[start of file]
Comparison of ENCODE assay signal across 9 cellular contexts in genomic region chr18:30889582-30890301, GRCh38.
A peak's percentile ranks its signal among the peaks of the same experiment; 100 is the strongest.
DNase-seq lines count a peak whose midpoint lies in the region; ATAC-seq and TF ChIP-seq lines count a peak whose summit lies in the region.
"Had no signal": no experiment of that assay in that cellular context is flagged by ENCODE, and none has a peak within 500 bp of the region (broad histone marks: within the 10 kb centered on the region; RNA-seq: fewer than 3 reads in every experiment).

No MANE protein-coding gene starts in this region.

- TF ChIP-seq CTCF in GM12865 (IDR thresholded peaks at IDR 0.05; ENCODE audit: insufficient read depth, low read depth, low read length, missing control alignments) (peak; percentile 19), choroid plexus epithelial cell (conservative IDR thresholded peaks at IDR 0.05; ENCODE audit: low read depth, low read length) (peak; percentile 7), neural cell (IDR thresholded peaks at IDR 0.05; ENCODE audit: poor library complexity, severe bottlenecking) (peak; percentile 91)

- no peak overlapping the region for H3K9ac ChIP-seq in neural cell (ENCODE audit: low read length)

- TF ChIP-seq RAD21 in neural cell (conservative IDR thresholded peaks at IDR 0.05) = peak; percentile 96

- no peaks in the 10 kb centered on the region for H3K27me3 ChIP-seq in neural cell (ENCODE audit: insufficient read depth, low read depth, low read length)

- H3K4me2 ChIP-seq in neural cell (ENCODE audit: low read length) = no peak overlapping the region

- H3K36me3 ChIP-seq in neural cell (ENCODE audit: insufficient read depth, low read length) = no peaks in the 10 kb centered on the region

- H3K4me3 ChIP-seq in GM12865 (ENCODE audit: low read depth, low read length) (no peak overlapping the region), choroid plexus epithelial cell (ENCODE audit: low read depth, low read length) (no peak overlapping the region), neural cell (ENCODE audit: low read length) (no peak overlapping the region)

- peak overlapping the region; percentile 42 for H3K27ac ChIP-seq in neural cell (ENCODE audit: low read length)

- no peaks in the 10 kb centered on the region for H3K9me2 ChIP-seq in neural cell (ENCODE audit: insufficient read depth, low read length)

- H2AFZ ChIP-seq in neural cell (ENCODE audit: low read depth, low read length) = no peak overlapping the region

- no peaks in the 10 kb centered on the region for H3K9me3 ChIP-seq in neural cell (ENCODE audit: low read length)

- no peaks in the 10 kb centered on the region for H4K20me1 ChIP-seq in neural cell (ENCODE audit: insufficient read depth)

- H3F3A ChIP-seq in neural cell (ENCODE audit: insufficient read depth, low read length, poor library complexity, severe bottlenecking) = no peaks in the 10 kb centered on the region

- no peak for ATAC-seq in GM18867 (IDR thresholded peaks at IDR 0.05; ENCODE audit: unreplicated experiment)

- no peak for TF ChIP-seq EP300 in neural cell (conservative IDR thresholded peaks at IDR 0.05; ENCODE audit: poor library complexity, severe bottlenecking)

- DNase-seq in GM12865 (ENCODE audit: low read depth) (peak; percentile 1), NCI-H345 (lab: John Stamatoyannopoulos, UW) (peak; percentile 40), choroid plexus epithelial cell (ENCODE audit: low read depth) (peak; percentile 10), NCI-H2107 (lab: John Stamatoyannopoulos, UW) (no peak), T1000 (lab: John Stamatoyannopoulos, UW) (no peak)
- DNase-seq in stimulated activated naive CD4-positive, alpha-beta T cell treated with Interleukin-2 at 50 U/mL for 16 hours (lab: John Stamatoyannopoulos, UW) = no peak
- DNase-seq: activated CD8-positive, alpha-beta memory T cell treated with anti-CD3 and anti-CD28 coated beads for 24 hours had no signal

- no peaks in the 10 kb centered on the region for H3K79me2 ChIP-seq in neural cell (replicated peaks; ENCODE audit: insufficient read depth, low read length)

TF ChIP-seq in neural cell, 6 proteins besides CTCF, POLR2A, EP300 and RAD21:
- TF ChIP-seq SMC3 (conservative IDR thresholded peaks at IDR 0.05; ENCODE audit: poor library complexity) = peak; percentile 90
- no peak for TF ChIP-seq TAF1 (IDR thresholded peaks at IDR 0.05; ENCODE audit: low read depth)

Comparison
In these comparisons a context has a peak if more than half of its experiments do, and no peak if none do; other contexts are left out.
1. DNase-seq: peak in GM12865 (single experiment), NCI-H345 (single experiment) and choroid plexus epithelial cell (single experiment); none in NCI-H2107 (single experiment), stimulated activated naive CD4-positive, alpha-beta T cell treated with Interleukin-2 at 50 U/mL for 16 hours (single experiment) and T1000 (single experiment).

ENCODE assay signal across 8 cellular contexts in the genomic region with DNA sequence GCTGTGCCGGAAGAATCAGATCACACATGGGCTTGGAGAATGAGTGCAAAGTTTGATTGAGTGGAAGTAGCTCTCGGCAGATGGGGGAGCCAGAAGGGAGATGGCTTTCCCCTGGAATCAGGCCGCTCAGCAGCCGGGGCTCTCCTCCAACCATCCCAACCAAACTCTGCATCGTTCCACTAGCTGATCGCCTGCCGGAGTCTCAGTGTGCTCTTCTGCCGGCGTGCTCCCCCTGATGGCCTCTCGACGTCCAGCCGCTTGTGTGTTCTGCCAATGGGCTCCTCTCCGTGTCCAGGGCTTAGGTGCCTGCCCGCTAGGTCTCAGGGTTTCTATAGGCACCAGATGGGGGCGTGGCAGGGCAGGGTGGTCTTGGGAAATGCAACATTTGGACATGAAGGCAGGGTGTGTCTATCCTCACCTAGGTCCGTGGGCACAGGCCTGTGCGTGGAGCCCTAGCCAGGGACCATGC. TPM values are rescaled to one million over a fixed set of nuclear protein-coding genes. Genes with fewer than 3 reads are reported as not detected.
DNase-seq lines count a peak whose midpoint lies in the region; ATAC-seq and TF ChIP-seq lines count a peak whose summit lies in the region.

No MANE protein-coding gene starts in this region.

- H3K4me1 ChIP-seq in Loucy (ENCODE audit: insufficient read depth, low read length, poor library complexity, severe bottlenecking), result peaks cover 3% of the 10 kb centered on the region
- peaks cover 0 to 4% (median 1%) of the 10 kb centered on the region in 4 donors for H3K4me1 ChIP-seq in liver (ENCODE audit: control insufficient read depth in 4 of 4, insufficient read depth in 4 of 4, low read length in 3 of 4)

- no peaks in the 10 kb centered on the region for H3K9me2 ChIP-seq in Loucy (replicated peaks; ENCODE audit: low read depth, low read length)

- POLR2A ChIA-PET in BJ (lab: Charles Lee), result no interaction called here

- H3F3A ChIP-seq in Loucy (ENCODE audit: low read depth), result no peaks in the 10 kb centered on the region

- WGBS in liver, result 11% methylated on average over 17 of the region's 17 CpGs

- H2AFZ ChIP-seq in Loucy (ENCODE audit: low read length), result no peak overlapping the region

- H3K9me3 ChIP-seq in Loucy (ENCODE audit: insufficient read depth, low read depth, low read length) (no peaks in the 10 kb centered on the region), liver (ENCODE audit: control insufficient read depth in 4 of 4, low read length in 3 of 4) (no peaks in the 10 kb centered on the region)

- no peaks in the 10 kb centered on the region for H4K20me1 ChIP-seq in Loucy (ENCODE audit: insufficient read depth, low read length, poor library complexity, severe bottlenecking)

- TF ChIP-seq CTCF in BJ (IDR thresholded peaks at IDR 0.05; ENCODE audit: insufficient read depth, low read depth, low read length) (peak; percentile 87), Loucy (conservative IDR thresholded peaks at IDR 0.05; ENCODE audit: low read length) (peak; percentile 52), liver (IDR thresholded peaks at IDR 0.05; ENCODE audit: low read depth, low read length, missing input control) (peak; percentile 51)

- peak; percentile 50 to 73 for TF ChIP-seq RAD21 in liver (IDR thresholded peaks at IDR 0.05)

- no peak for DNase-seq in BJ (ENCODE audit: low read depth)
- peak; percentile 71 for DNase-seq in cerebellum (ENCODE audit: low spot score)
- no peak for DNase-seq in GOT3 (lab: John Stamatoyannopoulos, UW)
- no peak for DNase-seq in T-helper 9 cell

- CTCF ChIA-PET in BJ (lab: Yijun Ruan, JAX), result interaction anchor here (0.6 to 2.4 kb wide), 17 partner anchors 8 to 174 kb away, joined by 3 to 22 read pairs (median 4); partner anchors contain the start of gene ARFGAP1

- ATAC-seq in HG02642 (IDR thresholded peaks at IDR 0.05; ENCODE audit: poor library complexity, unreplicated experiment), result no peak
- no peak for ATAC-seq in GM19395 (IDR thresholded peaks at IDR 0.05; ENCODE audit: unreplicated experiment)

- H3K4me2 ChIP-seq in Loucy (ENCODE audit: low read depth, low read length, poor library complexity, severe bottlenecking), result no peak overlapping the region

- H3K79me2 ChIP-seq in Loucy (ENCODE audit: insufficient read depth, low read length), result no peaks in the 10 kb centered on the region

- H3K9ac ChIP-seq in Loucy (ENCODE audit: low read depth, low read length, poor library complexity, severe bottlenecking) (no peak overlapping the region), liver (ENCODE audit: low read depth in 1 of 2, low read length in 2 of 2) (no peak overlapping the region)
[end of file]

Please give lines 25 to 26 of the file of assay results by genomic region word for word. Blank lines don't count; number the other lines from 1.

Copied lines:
TF ChIP-seq in neural cell, 6 proteins besides CTCF, POLR2A, EP300 and RAD21:
- TF ChIP-seq SMC3 (conservative IDR thresholded peaks at IDR 0.05; ENCODE audit: poor library complexity) = peak; percentile 90